Y’all know I like to plan, right? I’m not talkin’ financial and career planning….or 3 year, 5 year, or 10 year life planning. Don’t go mistaking me for some wise person now, mmm-k? I’m talkin’ about outdoor adventure planning! Unfortunately, as much as I LOVE dreaming up potential outdoor adventures, my gifts and talents in this area are missing a few important bits ’n pieces. If you were to ask Clay why this is the case, he would likely scratch his head, check to see if I am within earshot, and say in a not-so-loud voice, “Well…Molly’s plans generally lack a grounding in, uh, reality. They tend to be overly ambitious, with no regard for how many hours there are in a day. She kinda assumes everything will go perfectly, just as she had imagined. But nothing goes perfectly, ever. So we’re kinda doomed from the get-go when she’s in the driver’s seat of the “plans” department.”

Honestly, I am not really sure why he goes along with my nutty schemes. I think he gets a kick out of witnessing everything go awry. And I know for a fact he genuinely loves getting into a pickle. Obviously, he has learned that I’m quite gifted at putting us in one.

So here was (in my opinion) a very sensible, doable, grand-slam of a plan: Depart bright and early for the Roys Peak trailhead. Hike to the top. Enjoy a nice break and the stunning views. Snap some pics. Proceed to the connecting Skyline Track. Hike hike hike hike. Arrive at Cardrona Valley Road before dark. Make a cardboard sign that says “Cardrona” and do the most “when in New Zealand” activity: hitch hike! Wave our sign around, all smiles, on the side of the road. Hop in the car of the first person who passes the no-creepy vibes test, and ride to the Cardrona Pub. Prop our weary bones up in front of their roaring fire place, cheers to a day of exploration in God’s glorious creation, and savor wild Fiordland venison, sticky toffee pudding, and Irish coffee. Call a cab, have him drop us where we had left our car that morning, tootle on home, take a hot shower, fall into bed. Enjoy sweet slumber and sweet dreams. Simple. Right?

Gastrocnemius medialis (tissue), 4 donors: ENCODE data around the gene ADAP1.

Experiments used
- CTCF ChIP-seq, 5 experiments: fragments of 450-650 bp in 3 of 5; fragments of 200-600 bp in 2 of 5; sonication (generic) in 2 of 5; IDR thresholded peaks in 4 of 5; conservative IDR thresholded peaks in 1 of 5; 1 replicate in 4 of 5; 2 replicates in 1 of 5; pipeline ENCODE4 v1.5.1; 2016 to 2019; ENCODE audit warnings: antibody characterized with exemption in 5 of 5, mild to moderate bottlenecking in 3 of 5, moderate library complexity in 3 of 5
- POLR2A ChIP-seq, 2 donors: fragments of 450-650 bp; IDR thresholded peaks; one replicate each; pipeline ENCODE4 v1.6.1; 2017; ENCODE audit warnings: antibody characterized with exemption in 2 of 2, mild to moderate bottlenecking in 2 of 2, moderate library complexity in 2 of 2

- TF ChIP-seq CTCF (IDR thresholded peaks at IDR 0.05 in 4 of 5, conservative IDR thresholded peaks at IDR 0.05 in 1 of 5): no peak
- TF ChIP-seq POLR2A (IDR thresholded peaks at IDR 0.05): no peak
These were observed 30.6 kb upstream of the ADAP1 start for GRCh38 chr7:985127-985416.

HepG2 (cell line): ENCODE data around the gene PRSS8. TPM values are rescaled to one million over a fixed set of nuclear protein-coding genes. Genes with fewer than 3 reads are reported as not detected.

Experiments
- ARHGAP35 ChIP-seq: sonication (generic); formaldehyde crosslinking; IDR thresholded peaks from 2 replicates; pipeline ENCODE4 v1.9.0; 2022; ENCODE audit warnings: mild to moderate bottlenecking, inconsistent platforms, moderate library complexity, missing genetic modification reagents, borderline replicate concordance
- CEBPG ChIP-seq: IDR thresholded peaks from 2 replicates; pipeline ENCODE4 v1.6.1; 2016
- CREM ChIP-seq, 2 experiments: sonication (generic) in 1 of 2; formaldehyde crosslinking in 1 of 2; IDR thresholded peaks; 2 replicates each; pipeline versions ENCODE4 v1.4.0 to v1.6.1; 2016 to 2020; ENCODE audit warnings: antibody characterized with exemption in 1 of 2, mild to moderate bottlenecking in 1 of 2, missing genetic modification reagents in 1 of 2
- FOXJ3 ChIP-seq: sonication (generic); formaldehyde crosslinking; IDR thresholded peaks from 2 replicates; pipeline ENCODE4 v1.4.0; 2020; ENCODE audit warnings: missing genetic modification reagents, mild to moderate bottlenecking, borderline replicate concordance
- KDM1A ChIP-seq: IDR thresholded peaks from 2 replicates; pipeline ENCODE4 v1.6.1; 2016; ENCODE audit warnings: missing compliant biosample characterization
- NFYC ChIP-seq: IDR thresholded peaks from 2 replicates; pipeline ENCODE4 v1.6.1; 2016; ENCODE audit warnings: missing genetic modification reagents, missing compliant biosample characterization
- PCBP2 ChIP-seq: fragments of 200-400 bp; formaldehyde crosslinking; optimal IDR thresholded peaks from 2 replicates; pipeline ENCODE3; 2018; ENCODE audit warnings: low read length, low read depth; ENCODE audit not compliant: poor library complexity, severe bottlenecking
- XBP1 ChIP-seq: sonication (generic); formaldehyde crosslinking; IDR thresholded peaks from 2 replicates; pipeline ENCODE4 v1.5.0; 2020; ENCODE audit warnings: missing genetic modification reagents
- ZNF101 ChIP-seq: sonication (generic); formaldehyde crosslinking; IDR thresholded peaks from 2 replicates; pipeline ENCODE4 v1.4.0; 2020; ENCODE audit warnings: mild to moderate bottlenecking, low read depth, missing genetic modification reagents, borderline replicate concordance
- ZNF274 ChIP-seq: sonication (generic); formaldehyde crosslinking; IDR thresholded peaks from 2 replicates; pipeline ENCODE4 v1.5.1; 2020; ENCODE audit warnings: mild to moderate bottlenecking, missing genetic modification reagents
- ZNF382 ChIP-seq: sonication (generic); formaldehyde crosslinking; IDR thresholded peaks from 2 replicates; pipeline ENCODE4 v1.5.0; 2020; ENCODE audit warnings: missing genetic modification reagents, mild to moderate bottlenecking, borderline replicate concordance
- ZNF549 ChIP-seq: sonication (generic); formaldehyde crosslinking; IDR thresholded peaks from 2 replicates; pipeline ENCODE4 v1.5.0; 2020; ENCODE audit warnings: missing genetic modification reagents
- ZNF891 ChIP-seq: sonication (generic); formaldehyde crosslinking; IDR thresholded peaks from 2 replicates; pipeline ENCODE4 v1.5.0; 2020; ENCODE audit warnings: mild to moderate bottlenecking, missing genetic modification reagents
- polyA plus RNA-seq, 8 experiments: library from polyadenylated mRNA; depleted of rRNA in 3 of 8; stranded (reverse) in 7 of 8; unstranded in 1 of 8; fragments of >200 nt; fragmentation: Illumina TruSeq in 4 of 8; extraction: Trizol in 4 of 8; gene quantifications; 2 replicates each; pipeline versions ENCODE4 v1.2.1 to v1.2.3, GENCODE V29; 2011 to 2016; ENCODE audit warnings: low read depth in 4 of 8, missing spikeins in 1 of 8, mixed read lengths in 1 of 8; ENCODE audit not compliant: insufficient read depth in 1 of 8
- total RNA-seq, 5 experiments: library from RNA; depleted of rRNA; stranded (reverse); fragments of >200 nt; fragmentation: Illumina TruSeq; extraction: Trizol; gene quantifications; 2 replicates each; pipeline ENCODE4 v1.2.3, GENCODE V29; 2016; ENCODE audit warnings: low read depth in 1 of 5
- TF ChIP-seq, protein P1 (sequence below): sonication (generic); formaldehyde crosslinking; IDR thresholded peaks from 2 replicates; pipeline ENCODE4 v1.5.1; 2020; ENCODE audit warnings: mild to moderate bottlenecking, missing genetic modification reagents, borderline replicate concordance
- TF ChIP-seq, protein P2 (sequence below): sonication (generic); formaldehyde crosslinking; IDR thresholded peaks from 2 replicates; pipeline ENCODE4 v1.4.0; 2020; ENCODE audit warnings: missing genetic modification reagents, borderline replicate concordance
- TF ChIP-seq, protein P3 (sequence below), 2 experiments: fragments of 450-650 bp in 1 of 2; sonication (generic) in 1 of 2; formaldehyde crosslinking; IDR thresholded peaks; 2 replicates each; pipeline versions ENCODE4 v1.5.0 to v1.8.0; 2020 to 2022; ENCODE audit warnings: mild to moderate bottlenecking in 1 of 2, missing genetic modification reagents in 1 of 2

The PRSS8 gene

Here is what actually went down: First of all, we should have left at 8 AM, but we ended up leaving at 10 AM. Why? Well, I did my usual hem hawing around, stressing out about what to pack for the long day ahead. But I assured Clay on the way to the trailhead that he shouldn’t worry that we were already two hours behind schedule. I said something along the lines of, “We’re young and fit! Those estimated times they post at the trailhead are for ‘typical’ people who are not used to exercise. We’ll make up plenty of time! Plus, those estimates build in at least 30 minutes for breaks. It’s all good.” So up the mountain we started to climb. And climb. And climb. And climb. After about the 20th hair pin turn, and seeing yet another half mile of straight uphill ahead of us, we were downright hot n’bothered, and getting more irritated by the minute. Expletives maaaaay have been blurted out as we wondered if there was ever going to be at least one semi-flat part.

Three hours and five miles of climbing later, we finally, praise be, made it to the top. There were high fives, woooooohoos, and jazz hands. The hard part was done. Smooth sailing along the ridge line from here on out. Downhills here we come! So after taking in the view, snacking on some trail nuts, and saying hello to some fellow hikers, we headed off on the ridgeline toward the Cardrona Valley.